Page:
Is Post-Accident Drug Testing Still Legal?

February 14, 2017

Last year, the Occupational Safety and Health Administration (“OSHA”) published a final rule that (1) made explicit the requirement that employers have a reasonable procedure for their employees to report work-related injuries and illnesses, and (2) made clear that employers cannot retaliate against employees for reporting work-related injuries. 

Last year, the Occupational Safety and Health Administration (“OSHA”) published a final rule that (1) made explicit the requirement that employers have a reasonable procedure for their employees to report work-related injuries and illnesses, and (2) made clear that employers cannot retaliate against employees for reporting work-related injuries. A link to the U.S. Department of Labor’s Memorandum on the rule can be found here. The rule’s impact on post-accident drug testing has caused the most consternation among human resource professionals.

The first question is whether or not your current drug-testing policy contains a “reasonable procedure” for employees to report work-related injuries and illnesses. The rule states that “[a] procedure is not reasonable if it would deter or discourage a reasonable employee from accurately reporting a workplace injury or illness.” (29 C.F.R. 1904.35). OSHA has taken the following position as whether automatic post-accident testing would deter or discourage employees from reporting:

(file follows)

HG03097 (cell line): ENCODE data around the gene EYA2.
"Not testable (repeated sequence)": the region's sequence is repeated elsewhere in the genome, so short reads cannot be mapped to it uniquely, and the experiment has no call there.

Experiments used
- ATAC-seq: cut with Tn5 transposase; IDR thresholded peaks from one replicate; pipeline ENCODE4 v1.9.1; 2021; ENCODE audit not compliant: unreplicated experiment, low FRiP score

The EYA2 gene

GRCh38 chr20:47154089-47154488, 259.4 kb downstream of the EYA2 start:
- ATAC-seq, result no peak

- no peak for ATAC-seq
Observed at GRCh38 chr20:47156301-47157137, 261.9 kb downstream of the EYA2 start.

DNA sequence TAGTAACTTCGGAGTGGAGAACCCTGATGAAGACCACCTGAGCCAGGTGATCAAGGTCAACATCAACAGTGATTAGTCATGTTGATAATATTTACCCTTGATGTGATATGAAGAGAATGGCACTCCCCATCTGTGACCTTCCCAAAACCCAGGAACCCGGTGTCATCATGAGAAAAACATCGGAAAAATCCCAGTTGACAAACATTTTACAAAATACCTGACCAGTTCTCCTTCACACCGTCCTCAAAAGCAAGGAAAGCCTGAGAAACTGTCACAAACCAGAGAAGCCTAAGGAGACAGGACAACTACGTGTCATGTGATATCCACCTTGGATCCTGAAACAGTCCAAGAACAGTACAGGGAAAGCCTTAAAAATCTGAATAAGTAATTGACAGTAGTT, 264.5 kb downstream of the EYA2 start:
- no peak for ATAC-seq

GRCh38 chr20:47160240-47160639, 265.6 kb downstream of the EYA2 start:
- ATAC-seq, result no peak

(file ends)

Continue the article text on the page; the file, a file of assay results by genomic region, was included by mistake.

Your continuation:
To strike the appropriate balance here, drug testing policies should limit post-incident testing to situations in which employee drug use is likely to have contributed to the incident, and for which the drug test can accurately identify impairment caused by drug use.

Thus, per OSHA, employers should not automatically conduct post-accident drug testing, regardless of the circumstances. A post-accident drug test without an “objectively reasonable basis for testing” would be a violation of this rule.

Of course, there are a number of reasons why always conducting a drug test after an accident is a good idea notwithstanding OSHA’s rule. For example, a company could be subjected to liability if it fails to drug test someone after an accident and that same person is involved in another accident that injuries a third party. If that employee was using drugs during the accident, the injured party could presumably sue the company for negligence because it failed to take action against someone they should have known was under the influence. Also, many commercial general liability insurance policies require automatic post-accident testing.

Thus, employers should review their current policy to determine whether your company requires post-accident drug testing in all circumstances. If so, engage in a cost-benefit analysis.

  • Is it really necessary or worthwhile to drug test after every accident?
  • Does it serve as a deterrent effect to your employees?
  • Does the potential liability of third-party claims outweigh the risk of an OSHA violation?
  • Should employers supplant automatic post-accident testing with the “reasonable suspicion” test in their policies?

The answers to all of these questions will depend in large part on your business and workforce.

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Boyd B. Nicholson, Jr., Managing Director, Haynsworth Sinkler Boyd, P.A., ONE North Main, 2nd Floor, Greenville, SC 29601